(NEW YORK) — A newly released study of about 15,000 high school students has found that fewer are having sex and fewer are using drugs.
The national Youth Risk Behavior Survey (YRBS) — a study of students across 21 urban school districts covering 39 states — was conducted from 2007-2017.
The number of teens engaging in sexual behavior declined to 39.5 percent from 47.8 percent, but those who did have intercourse were less likely to use a condom. That rate fell to 53.8 percent from 61.5 percent, which may concern some parents because half of all new sexually transmitted disease infections occur in 15- to 24-year-olds.
Teens identifying as sexual minorities — including homosexual, bisexual or non-binary — rose to 14.6 percent. This group typically experiences higher rates of substance abuse and is at greater risk of suicide or abuse from peers.
The use of cocaine, heroin, methamphetamines, inhalants, hallucinogens or ecstasy declined to 14 percent from 22.6 percent, but 14 percent of the students studied reported misusing prescription opioids.
“We were surprised to see that 14 percent of high school students reported having misused prescription opioids,” Dr. Kathleen Ethier, director of the Center for Disease Control (CDC) and Prevention Division of Adolescent and School Health, told ABC News. “Prescription opioid misuse can lead to overdose and increased risk for HIV. This is the first year we’ve had national YRBS data specific to the misuse of prescription opioids, and I think most people will agree that one in seven high school students reporting this behavior in the midst of a national opioid crisis is particularly concerning.”
In 2015, the National Vital Statistics System (NVSS) reported that the total number of drug-overdose deaths among teens was 772, with most linked to opioids.
Fewer teens are carrying weapons around. The number who reported carrying a gun, knife or club in the prior 30 days fell to 15.7 percent from 26.1 percent in 1991. But 3.8 percent still said they carried a weapon onto school property in the previous 30 days.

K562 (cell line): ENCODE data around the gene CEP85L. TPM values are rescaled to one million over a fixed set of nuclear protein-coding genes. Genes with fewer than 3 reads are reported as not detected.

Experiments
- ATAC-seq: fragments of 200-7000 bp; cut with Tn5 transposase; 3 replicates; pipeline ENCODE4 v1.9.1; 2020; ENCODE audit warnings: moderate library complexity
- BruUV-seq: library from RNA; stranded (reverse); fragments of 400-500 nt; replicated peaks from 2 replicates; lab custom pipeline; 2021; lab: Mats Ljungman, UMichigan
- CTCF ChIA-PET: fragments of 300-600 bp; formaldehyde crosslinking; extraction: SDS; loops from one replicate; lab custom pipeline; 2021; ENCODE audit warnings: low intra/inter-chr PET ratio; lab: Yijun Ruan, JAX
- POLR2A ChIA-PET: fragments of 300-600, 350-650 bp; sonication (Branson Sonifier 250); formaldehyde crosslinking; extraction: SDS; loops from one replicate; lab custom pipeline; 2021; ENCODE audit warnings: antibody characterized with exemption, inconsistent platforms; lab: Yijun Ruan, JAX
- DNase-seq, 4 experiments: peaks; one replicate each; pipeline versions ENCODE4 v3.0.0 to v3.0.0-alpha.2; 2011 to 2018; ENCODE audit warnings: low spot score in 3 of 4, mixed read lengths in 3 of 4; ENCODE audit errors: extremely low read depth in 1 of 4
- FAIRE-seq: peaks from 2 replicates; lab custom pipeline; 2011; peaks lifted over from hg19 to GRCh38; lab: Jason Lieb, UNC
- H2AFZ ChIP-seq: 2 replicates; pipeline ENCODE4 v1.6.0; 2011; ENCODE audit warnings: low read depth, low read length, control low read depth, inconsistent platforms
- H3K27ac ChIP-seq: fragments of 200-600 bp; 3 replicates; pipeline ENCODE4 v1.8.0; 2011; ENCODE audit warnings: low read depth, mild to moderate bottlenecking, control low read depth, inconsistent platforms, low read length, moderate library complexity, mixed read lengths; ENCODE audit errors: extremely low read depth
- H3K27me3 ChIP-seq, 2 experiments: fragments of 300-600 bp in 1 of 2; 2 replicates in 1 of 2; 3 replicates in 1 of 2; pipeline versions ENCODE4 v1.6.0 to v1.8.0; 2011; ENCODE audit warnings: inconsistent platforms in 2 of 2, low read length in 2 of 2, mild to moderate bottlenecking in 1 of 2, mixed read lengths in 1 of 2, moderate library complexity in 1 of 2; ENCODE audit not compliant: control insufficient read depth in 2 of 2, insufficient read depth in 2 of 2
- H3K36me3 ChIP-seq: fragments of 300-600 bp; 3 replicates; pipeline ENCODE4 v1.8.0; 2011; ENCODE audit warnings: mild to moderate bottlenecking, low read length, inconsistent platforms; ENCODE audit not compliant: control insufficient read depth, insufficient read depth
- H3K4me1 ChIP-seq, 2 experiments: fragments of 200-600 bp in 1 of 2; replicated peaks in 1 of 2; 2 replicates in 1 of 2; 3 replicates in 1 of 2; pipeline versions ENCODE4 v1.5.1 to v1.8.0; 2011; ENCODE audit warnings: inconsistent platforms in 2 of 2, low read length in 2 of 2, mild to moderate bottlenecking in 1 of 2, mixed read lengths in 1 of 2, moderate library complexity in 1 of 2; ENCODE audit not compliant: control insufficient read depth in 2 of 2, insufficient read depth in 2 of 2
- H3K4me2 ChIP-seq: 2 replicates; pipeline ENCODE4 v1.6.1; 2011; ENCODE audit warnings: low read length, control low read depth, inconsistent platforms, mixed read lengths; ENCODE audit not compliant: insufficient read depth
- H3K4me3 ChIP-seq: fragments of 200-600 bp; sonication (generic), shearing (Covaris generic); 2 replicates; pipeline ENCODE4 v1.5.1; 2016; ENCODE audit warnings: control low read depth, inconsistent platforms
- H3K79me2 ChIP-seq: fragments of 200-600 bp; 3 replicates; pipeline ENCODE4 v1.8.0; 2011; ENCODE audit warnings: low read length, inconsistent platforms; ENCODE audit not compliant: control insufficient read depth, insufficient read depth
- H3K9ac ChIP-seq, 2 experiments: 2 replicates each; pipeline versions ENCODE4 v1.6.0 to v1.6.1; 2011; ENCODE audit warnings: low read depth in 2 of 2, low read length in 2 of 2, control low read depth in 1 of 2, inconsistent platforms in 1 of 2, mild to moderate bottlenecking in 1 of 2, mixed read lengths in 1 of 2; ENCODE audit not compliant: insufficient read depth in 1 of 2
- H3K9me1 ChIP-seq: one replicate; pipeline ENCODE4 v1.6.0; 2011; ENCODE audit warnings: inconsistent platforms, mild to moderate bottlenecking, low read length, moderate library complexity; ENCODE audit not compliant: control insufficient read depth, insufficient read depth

In 2016, NVSS reported that for students aged 10-19, firearms accounted for 87 percent of all homicides and 43 percent of all suicides.
The CDC in 2016 reported that suicide had become the second-leading cause of death in the 10-34 age group. Among the students in the YRSB survey, more reported feelings of sadness or hopelessness over the previous 12 months, a figure that rose to 31.5 percent in 2017 from 28.5 percent in 2007.
Almost one in five said they had seriously considered suicide, and about one in 13 had attempted suicide in the preceding 12 months.
One-third of teens in the survey said they were obese or overweight, an increase from previous years. In addition to contributing to heart disease, high blood pressure, asthma, diabetes and liver damage, being overweight can have significant effects on a teen’s mental health.
Ethier told ABC News that the results of these studies are critical to “address public health issues and direct funding, help develop school-based health education and promotion programs, set goals for adolescent health and wellness, and monitor and measure long-term public health outcomes.”
The report didn’t include data from teens who aren’t attending school, which includes many high-risk teens and dropouts. Students’ body-mass indexes were calculated from self-reported heights and weights, meaning obesity rates likely are higher.
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